Pomp and pageantry were surefire bets at the 149th running of the Belmont Stakes on Saturday.

The race drew throngs of flamboyantly dressed revelers and their elaborate hats, confident gamblers and horse race aficionados to Belmont Park on a warm, cloudless afternoon.

Nearly 58,000 people attended the event, race organizers said. The turnout was smaller than figures reported in years past, as no horse was competing for the Triple Crown. But the crowd was no less boisterous shortly before 7 p.m. as 11 horses competed in the Stakes — a 1.5-mile dash that was the climax of the day of races.

Bob Bernhardt of Massapequa Park looked on in excitement, then dismay, as a horse he wagered on fell out of first place in the last stretch of the Stakes.

“Well, back to the old drawing board!” said Bernhardt, 58.

But he wasn’t too disappointed. The annual race has become a reunion of sorts for Bernhardt and dozens of friends and family members. “I love coming here,” he said.

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The departing crowds had minor transportation headaches immediately after the Stakes, with traffic slow to get out of parking lots and small lines at the neighboring Long Island Rail Road station.

Around 500 law enforcement officers from a variety of agencies were on hand for the event, according to New York Racing Association communications director Patrick McKenna.

For some in attendance, the festivities surrounding the event were as much a draw as the race itself.

Edwin Collazo of Brooklyn makes his own intricate racehorse hats each year; he has one inspired by the Triple Crown winner American Pharoah, another by California Chrome.

This year’s model included a motor that spun a team of plastic horses around a miniature track.

“This is my third year out here,” said Collazo, 56. “I come just for the fun of it.”

Candace Kouzoukian arrived around 1 p.m., confident in the bets she planned to place.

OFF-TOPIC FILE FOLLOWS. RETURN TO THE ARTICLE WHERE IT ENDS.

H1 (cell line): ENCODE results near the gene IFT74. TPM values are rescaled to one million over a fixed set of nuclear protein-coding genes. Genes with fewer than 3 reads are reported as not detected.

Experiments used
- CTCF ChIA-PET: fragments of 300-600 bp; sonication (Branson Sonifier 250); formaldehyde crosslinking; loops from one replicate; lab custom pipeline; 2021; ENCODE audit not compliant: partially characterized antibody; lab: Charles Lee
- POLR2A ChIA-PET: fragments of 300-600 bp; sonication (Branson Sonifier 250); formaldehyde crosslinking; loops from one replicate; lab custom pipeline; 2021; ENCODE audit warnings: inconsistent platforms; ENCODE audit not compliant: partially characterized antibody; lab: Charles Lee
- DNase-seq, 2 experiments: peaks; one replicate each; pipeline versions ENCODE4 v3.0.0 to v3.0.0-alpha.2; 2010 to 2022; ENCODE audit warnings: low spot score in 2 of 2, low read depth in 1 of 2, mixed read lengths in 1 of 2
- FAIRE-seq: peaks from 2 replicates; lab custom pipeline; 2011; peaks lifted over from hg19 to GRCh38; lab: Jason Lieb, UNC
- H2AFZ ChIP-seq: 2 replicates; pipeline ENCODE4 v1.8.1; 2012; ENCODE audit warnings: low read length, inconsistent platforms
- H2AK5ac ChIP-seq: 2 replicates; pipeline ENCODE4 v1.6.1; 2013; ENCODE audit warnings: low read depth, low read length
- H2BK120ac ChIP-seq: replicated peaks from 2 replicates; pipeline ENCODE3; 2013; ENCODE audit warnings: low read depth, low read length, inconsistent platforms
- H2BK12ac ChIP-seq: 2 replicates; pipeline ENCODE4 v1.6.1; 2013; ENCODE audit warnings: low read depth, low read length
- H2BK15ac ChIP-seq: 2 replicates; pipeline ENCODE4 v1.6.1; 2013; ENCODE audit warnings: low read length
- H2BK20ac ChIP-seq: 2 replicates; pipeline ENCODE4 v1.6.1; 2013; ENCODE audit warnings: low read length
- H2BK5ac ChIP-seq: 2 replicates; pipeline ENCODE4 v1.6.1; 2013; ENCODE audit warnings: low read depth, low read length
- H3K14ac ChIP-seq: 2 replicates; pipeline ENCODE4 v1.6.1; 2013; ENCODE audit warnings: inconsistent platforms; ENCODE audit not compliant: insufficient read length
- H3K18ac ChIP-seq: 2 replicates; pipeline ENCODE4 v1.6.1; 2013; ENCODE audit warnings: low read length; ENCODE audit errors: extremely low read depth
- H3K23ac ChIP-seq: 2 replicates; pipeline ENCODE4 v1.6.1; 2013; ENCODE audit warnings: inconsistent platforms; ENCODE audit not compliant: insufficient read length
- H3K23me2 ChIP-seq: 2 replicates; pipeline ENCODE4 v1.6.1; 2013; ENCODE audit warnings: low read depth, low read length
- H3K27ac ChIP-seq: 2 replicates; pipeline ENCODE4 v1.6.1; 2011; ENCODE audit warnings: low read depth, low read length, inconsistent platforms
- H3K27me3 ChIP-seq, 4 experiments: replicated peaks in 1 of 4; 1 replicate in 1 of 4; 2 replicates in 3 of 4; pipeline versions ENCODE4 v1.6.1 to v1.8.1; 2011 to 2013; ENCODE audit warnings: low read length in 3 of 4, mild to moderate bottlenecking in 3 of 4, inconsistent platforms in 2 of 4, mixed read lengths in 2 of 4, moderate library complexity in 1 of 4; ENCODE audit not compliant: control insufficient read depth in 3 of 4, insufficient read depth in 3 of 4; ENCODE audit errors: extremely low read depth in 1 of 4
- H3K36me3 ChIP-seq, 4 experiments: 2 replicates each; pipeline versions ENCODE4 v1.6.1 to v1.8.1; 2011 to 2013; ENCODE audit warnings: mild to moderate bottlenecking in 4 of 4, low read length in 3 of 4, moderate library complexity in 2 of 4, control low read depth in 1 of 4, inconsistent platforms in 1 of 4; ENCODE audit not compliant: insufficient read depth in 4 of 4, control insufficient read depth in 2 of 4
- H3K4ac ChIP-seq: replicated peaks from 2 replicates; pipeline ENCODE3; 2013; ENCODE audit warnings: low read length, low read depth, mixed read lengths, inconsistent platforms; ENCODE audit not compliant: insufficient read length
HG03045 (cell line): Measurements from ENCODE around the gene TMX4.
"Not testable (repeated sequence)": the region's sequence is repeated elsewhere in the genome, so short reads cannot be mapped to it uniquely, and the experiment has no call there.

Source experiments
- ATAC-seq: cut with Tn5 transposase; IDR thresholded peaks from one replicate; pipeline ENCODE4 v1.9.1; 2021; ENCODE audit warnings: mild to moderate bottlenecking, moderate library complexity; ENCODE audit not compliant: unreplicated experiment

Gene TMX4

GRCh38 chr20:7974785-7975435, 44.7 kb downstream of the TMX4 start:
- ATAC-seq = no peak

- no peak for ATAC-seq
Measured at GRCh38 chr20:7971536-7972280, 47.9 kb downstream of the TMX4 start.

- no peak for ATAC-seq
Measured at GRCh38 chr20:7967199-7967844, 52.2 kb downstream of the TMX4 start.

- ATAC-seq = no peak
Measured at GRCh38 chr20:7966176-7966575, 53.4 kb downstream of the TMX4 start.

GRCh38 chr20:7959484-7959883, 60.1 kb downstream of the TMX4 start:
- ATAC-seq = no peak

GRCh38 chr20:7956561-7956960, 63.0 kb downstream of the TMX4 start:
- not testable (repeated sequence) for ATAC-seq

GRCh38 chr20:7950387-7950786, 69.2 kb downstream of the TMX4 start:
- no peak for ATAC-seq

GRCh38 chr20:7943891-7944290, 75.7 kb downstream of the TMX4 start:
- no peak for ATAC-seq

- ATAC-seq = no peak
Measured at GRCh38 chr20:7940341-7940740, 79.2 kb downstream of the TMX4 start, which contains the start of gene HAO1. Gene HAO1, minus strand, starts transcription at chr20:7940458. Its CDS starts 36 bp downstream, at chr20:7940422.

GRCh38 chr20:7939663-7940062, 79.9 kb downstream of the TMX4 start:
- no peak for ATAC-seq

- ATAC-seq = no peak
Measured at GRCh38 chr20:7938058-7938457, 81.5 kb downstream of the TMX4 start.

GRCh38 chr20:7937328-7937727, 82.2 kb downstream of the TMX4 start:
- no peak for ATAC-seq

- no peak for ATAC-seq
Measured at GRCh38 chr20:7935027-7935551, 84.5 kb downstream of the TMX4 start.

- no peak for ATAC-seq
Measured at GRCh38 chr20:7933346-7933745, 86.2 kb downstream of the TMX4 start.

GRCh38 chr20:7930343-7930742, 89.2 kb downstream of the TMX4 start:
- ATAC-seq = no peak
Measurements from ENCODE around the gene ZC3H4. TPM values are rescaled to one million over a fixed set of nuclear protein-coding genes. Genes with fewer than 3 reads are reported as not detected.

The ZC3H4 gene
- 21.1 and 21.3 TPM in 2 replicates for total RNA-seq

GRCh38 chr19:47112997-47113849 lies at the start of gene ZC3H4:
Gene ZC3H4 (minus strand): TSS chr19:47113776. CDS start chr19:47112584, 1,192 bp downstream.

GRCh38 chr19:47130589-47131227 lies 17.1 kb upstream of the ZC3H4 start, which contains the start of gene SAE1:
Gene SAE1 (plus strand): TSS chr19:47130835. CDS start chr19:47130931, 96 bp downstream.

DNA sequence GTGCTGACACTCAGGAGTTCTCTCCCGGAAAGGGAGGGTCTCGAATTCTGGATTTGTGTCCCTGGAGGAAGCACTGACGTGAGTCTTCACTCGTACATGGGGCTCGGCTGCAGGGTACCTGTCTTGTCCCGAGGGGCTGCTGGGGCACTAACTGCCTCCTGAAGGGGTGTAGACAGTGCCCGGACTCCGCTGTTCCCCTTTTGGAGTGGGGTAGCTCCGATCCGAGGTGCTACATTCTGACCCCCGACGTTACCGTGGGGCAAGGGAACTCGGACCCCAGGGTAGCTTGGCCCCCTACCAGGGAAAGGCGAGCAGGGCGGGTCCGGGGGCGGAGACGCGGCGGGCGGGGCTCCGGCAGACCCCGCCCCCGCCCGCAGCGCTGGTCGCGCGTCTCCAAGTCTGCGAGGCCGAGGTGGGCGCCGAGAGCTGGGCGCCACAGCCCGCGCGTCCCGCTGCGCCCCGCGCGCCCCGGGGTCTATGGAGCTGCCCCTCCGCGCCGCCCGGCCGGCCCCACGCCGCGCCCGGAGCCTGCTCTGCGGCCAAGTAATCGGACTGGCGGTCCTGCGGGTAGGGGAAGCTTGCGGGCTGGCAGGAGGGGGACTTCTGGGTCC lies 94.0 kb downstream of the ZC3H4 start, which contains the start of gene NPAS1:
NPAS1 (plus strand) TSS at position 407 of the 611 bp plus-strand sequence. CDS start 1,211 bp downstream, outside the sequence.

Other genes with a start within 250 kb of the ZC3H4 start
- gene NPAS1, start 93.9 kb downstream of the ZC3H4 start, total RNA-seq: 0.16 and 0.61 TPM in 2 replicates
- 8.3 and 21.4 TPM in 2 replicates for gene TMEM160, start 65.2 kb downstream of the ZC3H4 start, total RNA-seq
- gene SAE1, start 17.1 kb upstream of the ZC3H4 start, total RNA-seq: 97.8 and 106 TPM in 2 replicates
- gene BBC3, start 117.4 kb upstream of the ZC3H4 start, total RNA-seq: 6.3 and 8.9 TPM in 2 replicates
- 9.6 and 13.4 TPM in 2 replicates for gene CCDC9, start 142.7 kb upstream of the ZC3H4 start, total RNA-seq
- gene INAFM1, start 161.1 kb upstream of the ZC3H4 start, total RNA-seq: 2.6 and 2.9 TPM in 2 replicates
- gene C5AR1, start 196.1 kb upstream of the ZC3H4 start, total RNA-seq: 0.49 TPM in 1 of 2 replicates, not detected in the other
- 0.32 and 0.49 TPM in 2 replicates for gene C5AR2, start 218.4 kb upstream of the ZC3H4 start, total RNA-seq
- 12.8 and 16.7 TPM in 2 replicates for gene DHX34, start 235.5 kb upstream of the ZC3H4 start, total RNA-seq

“You can tell which horses are exceptional,” she said. “Their ears pierce back.”

Kouzoukian, of Queens, has attended the annual race regularly since she was a child.

“Belmont is an amazing place,” she said. The Preakness Stakes and other major races may be bigger parties, but this one attracts a more sophisticated crowd, she said: “horse people.”

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Mark A. Keeton counts himself among that bunch.

Keeton only broke even with his bets on the first five races Saturday, but a certain horse running in the sixth made him feel more optimistic.

“I’m gonna go with number 2, Disco Partner,” Keeton said as he stepped up to a betting window in the early afternoon.

Why?

“I feel like I’m in a disco outfit.”

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Indeed, Keeton, an actor who lives in Long Island City, was wearing a bright red suit over a red shirt and red bow tie, with red roses pinned to his lapel and fedora — also red.

“I would never wear this in public normally, but I enjoy peacocking” at the Stakes, said Keeton, smiling as two passers-by complimented his get-up.

Shaun and Randi Takkinen flew in from Orange County, California, for the race.

“We’re big horse followers, and we go to all the big races,” Shaun Takkinen said, as his wife showed off a bejeweled hat accented by a plume of peacock feathers.

“This is toned down for us,” he said.